From May: The first patient enrolled in Pfizer's COVID-19 coronavirus vaccine clinical trial at the University of Maryland School of Medicine in Baltimore. (Courtesy of University of Maryland School of Medicine via AP, File)
By TANYA SMITH-CARTWRIGHT
AS the United Kingdom became the world’s first country to authorise use of a COVID-19 vaccine, Minister of Health Renward Wells said the government is still determining which brand it will secure.
This comes as questions persist about health officials’ plan for storage and distribution of the high maintenance drug.
Yesterday, Mr Wells told reporters he would like to avoid the expensive route that involves the purchase of special cold storage freezers.
“As you know you have to keep it (the Pfizer vaccine) in negative 90 degrees F, which is excessively cold. So we were looking to purchase freezers if we go the route of Pfizer, if we go the route of Moderna, which doesn’t need that kind of freezer equipment, obviously it would be less expensive for the Bahamian people.
“We’re looking to secure vaccines immediately,” he added.
Addressing its weekly COVID-19 webinar, PAHO assistant director Dr Jarbas Barbosa said The Bahamas can have access to the COVID-19 vaccinations between March and April of 2021. He also said though the production of the vaccine seems quick, PAHO is of the opinion that it will be effective against the virus.
Pharmaceutical giant Pfizer and its partner BioNTech released the final analysis of the vaccine the companies generated and found it to be 95 percent effective, which is a significant improvement over the 90 percent effectiveness shown in an interim analysis earlier.
Pfizer’s promising COVID-19 vaccine must be stored at minus 70 degrees Celsius (-94 degrees F) .
Reuters reports that these frigid requirements “pose a particularly daunting challenge for countries in Asia, as well as in places like Africa and Latin America, where intense heat is often compounded by poor infrastructure that will make it difficult to keep the ‘cold chain’ intact during deliveries to rural areas and islands.”
Moderna’s vaccine, however, needs to be frozen only at minus 20 Celsius (-4 degrees F), about the temperature of a regular freezer.
The Tribune asked Dr Delon Brennen, deputy medical chief medical officer, how the country was preparing to receive the COVID vaccine, how and where medicine will be stored, and if special freezers would be purchased, etc.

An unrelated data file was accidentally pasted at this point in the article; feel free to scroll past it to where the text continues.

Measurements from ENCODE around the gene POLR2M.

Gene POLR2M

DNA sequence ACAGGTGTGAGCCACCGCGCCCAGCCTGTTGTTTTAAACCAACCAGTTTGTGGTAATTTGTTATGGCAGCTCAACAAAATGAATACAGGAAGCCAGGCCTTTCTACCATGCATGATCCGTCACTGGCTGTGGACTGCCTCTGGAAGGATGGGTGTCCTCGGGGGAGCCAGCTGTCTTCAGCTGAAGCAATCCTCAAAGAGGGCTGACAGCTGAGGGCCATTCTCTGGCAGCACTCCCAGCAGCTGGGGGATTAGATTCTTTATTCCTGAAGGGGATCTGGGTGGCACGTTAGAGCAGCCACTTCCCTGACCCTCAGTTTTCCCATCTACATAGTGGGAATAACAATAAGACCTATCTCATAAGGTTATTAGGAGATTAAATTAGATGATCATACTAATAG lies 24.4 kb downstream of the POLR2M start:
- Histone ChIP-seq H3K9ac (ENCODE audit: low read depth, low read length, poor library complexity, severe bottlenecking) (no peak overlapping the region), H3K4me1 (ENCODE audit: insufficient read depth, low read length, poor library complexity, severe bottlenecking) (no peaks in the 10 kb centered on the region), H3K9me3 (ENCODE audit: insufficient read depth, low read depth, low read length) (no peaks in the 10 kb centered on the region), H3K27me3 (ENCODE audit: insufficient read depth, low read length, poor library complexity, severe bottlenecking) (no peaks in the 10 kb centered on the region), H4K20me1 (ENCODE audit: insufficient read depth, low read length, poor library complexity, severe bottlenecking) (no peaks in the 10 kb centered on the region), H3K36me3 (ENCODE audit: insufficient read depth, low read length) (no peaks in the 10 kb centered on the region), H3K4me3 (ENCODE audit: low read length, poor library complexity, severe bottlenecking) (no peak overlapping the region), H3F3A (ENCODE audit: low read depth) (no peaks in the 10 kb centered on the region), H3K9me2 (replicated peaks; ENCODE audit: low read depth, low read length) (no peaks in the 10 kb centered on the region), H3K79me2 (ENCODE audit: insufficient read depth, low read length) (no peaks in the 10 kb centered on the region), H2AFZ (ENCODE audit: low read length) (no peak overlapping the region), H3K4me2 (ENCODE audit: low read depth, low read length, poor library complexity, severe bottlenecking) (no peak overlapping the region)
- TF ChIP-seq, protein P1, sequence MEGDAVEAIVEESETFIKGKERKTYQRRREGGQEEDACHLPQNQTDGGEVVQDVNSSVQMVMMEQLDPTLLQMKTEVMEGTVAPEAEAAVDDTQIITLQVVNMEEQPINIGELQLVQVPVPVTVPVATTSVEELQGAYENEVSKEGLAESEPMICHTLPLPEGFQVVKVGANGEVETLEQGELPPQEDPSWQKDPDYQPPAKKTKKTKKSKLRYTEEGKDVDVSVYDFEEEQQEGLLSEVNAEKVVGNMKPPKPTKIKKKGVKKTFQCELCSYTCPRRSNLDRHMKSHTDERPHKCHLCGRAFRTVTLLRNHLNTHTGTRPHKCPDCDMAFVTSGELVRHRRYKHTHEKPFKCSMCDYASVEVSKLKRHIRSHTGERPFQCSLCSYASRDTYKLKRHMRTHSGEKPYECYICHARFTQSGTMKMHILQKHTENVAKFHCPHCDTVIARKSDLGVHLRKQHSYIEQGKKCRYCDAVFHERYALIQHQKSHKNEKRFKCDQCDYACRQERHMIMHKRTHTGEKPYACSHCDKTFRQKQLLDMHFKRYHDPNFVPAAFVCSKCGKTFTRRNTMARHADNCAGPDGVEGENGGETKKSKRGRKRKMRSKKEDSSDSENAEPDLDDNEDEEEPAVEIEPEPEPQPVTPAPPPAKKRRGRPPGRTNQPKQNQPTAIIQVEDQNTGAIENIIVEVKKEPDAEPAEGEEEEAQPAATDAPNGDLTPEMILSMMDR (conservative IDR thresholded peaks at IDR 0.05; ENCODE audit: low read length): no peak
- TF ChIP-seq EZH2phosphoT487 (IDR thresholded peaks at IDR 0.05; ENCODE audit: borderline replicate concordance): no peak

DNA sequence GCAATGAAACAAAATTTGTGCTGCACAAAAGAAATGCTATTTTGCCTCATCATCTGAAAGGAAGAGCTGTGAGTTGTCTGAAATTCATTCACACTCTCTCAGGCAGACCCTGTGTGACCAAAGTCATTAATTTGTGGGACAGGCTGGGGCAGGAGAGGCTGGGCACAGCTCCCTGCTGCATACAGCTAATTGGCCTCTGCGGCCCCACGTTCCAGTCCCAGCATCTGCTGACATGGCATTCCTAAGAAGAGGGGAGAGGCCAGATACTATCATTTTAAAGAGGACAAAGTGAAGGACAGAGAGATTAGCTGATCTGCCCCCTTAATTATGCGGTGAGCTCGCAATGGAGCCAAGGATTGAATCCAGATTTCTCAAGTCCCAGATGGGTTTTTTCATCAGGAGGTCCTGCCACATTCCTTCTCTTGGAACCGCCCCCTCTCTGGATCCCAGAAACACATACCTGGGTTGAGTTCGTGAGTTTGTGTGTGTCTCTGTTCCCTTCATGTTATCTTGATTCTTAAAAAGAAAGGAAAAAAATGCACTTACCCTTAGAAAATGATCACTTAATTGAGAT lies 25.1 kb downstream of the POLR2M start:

Dr Brennen, who is said to have direct oversight of arranging logistics for the vaccine as far as The Bahamas is concerned, said a committee has been appointed to do the same.
“There is a national committee that has been formed to finalise those details,” Dr Brennen, who is working remotely from the United States, said. “The committee has not formally met yet, so no one can answer those questions yet.”
Last week, Mr Wells said the government has made a down payment for 80,000 doses of a COVID-19 vaccine—when one becomes available. At the time, he said the country is aiming to vaccinate 20 percent of the population initially.
He also revealed that his ministry has already drafted a “fully functional, laid out vaccination plan” developed over the past two months.
Yesterday, he said the government has the right to purchase more doses than the initial 80,000.
“We have the right to purchase vaccines beyond that 80,000 doses from any of the other companies, so it’s not just going to be 80,000 doses. The Oxford vaccine is somewhere around two (British) pounds which is somewhere around $4 per dose. . .,” he said.
Pfizer has formally submitted a request to the US Food and Drug Administration (FDA) to authorise its COVID-19 vaccine for emergency use. The FDA plans to meet on December 10 to discuss approval for the Pfizer vaccine.
Moderna, also seeks permission for emergency use. The FDA will meet again on December 17 to discuss Moderna’s request.
PAHO has said the vaccine is expected to be quite pricey, but the organisation is committed to seeing that all countries in the region receive the drug.